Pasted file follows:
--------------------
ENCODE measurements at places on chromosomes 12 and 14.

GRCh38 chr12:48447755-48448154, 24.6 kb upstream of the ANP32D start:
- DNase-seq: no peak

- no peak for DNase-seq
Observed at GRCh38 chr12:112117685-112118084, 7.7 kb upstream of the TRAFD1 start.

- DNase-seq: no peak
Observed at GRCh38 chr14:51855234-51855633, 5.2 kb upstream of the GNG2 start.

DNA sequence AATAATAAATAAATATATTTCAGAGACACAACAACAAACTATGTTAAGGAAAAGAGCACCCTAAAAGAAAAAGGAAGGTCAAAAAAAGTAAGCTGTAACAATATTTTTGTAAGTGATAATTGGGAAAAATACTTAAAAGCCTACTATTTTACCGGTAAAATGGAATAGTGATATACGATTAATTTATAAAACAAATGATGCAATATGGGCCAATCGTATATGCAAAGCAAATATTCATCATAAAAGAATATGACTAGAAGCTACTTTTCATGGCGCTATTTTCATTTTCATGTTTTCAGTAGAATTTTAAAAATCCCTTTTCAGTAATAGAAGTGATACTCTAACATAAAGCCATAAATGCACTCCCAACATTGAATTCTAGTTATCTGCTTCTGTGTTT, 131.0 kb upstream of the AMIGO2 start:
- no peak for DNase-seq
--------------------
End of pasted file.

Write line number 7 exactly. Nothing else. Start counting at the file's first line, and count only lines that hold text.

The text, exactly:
Observed at GRCh38 chr14:51855234-51855633, 5.2 kb upstream of the GNG2 start.